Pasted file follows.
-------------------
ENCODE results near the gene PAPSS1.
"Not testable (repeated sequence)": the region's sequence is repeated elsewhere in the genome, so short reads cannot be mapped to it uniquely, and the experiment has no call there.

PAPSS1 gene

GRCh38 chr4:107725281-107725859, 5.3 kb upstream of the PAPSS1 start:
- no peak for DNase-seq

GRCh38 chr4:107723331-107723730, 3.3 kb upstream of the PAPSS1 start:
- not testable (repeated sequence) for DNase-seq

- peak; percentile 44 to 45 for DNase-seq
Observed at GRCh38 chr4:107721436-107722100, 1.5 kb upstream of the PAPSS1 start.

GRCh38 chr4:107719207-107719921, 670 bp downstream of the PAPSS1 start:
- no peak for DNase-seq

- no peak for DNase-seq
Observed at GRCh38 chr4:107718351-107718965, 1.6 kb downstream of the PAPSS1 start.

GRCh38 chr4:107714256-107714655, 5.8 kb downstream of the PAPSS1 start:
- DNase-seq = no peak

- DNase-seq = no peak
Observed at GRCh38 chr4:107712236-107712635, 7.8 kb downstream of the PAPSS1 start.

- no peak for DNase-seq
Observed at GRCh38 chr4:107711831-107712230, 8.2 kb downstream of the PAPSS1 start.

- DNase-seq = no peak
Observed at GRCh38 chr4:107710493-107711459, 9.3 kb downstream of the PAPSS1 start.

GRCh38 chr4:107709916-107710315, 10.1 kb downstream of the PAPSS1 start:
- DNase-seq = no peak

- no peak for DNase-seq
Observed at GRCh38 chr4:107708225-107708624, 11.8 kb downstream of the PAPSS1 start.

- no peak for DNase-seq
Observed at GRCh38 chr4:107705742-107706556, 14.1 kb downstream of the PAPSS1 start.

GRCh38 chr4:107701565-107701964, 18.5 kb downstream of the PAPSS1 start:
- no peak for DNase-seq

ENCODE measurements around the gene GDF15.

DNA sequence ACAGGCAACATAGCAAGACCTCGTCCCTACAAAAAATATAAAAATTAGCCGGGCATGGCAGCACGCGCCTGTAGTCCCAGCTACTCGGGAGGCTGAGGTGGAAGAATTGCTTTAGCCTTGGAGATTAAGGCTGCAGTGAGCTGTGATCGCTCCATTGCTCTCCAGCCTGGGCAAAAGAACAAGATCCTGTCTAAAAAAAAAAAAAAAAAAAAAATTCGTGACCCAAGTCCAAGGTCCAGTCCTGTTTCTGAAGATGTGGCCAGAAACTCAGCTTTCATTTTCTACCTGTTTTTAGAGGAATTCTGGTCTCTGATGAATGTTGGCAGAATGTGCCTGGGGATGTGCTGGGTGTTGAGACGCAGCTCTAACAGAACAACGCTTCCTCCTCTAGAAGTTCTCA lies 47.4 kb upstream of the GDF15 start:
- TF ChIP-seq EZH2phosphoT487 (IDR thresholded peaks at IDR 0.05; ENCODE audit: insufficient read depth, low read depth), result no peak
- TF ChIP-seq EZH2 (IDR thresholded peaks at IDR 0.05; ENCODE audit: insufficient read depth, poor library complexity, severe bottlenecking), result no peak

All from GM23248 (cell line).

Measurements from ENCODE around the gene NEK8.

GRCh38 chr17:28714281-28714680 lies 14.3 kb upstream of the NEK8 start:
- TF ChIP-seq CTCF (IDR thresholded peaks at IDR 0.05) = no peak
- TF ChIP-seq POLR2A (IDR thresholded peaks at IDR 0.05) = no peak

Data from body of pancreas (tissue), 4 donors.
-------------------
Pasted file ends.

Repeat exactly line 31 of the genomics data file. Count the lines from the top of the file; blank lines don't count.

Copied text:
DNA sequence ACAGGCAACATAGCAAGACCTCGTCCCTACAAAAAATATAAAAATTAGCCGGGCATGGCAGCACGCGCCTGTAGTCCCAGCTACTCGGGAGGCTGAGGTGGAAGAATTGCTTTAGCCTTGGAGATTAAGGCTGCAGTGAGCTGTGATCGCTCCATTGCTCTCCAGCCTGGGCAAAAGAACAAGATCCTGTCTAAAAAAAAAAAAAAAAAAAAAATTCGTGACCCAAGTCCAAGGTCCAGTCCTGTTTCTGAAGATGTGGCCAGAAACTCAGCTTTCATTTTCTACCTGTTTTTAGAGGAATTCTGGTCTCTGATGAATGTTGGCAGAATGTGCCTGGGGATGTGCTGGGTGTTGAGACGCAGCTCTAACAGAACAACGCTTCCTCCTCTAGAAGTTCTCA lies 47.4 kb upstream of the GDF15 start: